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Maria of Austria, Duchess of Jülich-Cleves-Berg

  (Redirected from Archduchess Maria of Austria (1531–1581))

Archduchess Maria of Austria (15 May 1531 – 11 December 1581) was the daughter of Emperor Ferdinand I from the House of Habsburg and Anna Jagiello.

Archduchess Maria
Duchess of Jülich-Cleves-Berg
Jakob Seisenegger 004.jpg
Maria of Habsburg and her daughter Marie Eleonore
Born(1531-05-15)15 May 1531
Prague
Died11 December 1581(1581-12-11) (aged 50)
Hambach Castle, Niederzier
SpouseWilliam, Duke of Jülich-Cleves-Berg
IssueMarie Eleonore, Duchess of Prussia
Anna, Countess Palatine of Neuburg
Magdalene, Countess Palatine of Zweibrücken
Karl Friedrich of Jülich-Cleves-Berg
Sibylle, Margravine of Burgau
Johann Wilhelm, Duke of Jülich-Cleves-Berg
HouseHabsburg
FatherFerdinand I, Holy Roman Emperor
MotherAnna of Bohemia and Hungary

She married William, Duke of Jülich-Cleves-Berg on 18 July, 1546 as his second wife and they had the following children:

  1. Marie Eleonore (25 June 1550 – 1608); married Albert Frederick, Duke of Prussia.
  2. Anna (1 March 1552 – 6 October 1632); married Philip Louis, Count Palatine of Neuburg.
  3. Magdalene (2 November 1553 – 30 July 1633); married John I, Count Palatine of Zweibrücken, brother of Philip Louis, Count Palatine of Neuburg.
  4. Charles Frederick (1555–75)
  5. Elizabeth (1556–61)
  6. Sibylle (1557–1627); married Karl II Habsburg (1560–1618) of Austria, Margrave of Burgau, a morganatic son of Ferdinand II, Archduke of Austria
  7. John William (28 May 1562 – 25 March 1609), Bishop of Münster, Count of Altena, Duke of Jülich-Cleves-Berg; married firstly, in 1585, to Jakobea of Baden (1558–97), daughter of Philibert, Margrave of Baden-Baden; married secondly, in 1599, to Antonia of Lorraine (1568–1610), daughter of Charles III, Duke of Lorraine).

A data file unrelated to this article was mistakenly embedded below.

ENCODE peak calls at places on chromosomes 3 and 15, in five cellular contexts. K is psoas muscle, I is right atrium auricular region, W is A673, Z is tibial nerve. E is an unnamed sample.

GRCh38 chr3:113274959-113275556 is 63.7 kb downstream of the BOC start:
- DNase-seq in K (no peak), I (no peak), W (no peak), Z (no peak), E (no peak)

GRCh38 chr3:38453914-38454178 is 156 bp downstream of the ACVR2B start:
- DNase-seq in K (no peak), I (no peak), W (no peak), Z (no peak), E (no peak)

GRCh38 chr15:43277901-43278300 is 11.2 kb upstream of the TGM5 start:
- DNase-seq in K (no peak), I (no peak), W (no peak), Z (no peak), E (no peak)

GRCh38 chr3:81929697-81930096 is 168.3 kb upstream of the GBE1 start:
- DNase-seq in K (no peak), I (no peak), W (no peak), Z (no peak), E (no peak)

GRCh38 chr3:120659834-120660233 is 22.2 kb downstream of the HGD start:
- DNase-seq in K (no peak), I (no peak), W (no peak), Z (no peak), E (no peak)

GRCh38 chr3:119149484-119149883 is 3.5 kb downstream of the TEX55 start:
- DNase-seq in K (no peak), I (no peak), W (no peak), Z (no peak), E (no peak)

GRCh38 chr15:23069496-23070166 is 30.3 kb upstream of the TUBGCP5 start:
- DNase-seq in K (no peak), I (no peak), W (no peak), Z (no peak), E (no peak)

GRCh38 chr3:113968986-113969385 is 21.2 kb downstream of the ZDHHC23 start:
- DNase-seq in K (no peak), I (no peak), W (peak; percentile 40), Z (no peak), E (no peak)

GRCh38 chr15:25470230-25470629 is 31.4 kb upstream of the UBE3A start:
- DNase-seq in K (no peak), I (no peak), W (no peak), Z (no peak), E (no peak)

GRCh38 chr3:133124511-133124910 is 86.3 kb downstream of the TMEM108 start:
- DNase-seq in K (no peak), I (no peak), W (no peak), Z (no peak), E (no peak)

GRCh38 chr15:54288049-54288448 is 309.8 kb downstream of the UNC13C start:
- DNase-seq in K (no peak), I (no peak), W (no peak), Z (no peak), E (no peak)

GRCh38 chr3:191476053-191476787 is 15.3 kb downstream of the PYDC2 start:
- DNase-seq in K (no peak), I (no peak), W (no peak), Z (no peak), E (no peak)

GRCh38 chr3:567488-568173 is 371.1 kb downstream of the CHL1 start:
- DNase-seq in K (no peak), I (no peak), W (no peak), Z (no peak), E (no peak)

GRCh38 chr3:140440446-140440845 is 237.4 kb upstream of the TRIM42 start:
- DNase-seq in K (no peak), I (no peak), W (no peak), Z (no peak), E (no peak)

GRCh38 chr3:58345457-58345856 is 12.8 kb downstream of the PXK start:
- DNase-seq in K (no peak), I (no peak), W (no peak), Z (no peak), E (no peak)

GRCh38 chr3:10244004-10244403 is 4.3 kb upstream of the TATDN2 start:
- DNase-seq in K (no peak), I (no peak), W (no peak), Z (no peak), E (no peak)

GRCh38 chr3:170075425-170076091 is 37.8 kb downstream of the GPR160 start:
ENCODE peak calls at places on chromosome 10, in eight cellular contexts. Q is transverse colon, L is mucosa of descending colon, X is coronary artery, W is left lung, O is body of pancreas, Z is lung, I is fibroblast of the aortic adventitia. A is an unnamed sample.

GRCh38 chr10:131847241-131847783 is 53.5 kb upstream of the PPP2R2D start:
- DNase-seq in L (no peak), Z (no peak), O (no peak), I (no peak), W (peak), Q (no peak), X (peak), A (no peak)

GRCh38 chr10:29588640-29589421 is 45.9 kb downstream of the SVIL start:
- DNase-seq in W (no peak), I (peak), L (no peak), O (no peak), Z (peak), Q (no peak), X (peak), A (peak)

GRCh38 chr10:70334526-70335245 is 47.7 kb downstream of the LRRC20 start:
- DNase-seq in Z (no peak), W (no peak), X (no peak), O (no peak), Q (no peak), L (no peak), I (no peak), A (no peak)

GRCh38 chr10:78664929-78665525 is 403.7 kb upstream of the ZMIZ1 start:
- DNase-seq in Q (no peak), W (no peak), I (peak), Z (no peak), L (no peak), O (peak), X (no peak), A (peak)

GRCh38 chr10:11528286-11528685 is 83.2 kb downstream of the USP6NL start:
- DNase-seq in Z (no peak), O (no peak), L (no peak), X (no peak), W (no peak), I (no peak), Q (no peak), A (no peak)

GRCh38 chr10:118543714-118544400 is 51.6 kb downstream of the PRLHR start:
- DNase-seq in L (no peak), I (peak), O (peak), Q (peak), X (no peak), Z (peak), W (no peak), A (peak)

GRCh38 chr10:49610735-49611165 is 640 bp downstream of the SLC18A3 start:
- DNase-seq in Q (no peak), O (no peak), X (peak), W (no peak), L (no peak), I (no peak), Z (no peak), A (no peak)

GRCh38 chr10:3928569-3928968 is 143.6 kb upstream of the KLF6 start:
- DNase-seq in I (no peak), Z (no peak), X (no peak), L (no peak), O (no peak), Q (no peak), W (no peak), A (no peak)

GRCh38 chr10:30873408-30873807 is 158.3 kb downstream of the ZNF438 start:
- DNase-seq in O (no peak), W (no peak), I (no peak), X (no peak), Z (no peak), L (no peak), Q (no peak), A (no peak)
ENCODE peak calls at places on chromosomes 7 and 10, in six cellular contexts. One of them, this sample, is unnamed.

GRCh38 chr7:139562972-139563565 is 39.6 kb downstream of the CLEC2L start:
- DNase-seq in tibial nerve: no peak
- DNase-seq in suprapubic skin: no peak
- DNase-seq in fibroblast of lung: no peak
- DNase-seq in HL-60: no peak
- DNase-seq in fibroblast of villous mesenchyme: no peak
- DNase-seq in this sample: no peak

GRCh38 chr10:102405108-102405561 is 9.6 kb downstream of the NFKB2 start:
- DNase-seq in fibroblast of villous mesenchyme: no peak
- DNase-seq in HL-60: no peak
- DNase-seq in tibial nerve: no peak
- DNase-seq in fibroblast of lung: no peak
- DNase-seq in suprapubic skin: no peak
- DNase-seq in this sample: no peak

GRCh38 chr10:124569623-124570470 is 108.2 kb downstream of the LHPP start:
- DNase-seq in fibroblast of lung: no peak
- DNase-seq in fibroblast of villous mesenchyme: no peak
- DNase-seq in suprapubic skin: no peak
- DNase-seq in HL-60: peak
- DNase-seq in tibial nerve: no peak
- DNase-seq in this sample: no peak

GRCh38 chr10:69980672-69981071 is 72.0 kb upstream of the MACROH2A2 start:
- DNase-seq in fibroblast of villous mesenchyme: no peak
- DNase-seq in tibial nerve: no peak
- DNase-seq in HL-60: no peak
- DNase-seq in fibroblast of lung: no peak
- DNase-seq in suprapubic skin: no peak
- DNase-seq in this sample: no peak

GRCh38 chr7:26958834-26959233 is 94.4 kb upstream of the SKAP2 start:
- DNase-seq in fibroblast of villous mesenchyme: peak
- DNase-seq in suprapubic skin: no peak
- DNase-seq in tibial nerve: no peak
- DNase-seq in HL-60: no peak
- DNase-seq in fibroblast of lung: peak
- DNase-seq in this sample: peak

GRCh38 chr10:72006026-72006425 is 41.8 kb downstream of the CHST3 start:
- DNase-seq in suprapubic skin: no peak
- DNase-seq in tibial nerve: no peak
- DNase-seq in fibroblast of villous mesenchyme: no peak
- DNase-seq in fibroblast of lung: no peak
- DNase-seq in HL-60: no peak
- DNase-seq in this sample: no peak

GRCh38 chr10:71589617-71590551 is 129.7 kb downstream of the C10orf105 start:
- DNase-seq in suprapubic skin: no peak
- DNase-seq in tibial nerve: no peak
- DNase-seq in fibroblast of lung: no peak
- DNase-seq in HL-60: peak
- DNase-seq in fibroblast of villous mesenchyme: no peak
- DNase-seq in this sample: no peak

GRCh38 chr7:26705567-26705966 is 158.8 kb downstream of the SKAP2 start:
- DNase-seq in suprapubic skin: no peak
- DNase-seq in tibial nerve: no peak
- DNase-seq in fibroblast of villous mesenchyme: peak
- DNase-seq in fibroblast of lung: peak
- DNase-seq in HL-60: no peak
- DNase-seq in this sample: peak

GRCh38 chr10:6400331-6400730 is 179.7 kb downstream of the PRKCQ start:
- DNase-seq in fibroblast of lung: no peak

AncestorsEdit

ReferencesEdit

  1. ^ a b c d   Chisholm, Hugh, ed. (1911). "Joanna". Encyclopædia Britannica. 15 (11th ed.). Cambridge University Press.
  2. ^ a b c d Priebatsch, Felix (1908), "Wladislaw II.", Allgemeine Deutsche Biographie (ADB) (in German), 54, Leipzig: Duncker & Humblot, pp. 688–696
  3. ^ a b Wurzbach, Constantin, von, ed. (1861). "Habsburg, Philipp I. der Schöne von Oesterreich" (in German). Biographisches Lexikon des Kaiserthums Oesterreich [Biographical Encyclopedia of the Austrian Empire]. 7. Wikisource. p. 112. 
  4. ^ a b c Boureau, Alain (1995). The Lord's First Night: The Myth of the Droit de Cuissage. Translated by Cochrane, Lydia G. The University of Chicago Press. p. 96.
  5. ^ a b c Noubel, P., ed. (1877). Revue de l'Agenais [Review of the Agenais]. 4. Société académique d'Agen. p. 497.
  6. ^ a b   Holland, Arthur William (1911). "Maximilian I. (emperor)". In Chisholm, Hugh. Encyclopædia Britannica. 17 (11th ed.). Cambridge University Press.
  7. ^ a b   Poupardin, René (1911). "Charles, called The Bold, duke of Burgundy". In Chisholm, Hugh. Encyclopædia Britannica. 5 (11th ed.). Cambridge University Press. templatestyles stripmarker in |title= at position 86 (help)
  8. ^ a b   Chisholm, Hugh, ed. (1911). "Ferdinand V. of Castile and Leon and II. of Aragon". Encyclopædia Britannica. 10 (11th ed.). Cambridge University Press.
  9. ^ a b   Chisholm, Hugh, ed. (1911). "Isabella of Castile". Encyclopædia Britannica. 14 (11th ed.). Cambridge University Press.
  10. ^ a b Casimir IV, King of Poland at Encyclopædia Britannica
  11. ^ a b Wurzbach, Constantin, von, ed. (1860). "Habsburg, Elisabeth von Oesterreich (Königin von Polen)" (in German). Biographisches Lexikon des Kaiserthums Oesterreich [Biographical Encyclopedia of the Austrian Empire]. 6. Wikisource. p. 167.